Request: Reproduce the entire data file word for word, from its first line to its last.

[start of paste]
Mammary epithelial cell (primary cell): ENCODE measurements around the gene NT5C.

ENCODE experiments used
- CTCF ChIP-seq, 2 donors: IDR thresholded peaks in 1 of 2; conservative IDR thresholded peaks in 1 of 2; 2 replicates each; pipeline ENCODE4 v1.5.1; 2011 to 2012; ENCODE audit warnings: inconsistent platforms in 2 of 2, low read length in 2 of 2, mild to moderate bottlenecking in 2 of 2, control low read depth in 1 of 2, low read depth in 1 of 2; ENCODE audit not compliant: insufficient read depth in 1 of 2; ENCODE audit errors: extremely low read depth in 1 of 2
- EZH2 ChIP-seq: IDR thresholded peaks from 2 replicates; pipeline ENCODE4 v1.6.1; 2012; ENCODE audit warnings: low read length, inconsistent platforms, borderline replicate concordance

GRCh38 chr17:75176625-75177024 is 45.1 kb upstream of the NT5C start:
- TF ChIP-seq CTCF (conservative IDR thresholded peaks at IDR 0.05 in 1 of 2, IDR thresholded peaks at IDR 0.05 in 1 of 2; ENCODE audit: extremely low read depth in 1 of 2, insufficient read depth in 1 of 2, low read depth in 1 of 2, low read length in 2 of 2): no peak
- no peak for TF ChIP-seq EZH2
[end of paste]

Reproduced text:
Mammary epithelial cell (primary cell): ENCODE measurements around the gene NT5C.

ENCODE experiments used
- CTCF ChIP-seq, 2 donors: IDR thresholded peaks in 1 of 2; conservative IDR thresholded peaks in 1 of 2; 2 replicates each; pipeline ENCODE4 v1.5.1; 2011 to 2012; ENCODE audit warnings: inconsistent platforms in 2 of 2, low read length in 2 of 2, mild to moderate bottlenecking in 2 of 2, control low read depth in 1 of 2, low read depth in 1 of 2; ENCODE audit not compliant: insufficient read depth in 1 of 2; ENCODE audit errors: extremely low read depth in 1 of 2
- EZH2 ChIP-seq: IDR thresholded peaks from 2 replicates; pipeline ENCODE4 v1.6.1; 2012; ENCODE audit warnings: low read length, inconsistent platforms, borderline replicate concordance

GRCh38 chr17:75176625-75177024 is 45.1 kb upstream of the NT5C start:
- TF ChIP-seq CTCF (conservative IDR thresholded peaks at IDR 0.05 in 1 of 2, IDR thresholded peaks at IDR 0.05 in 1 of 2; ENCODE audit: extremely low read depth in 1 of 2, insufficient read depth in 1 of 2, low read depth in 1 of 2, low read length in 2 of 2): no peak
- no peak for TF ChIP-seq EZH2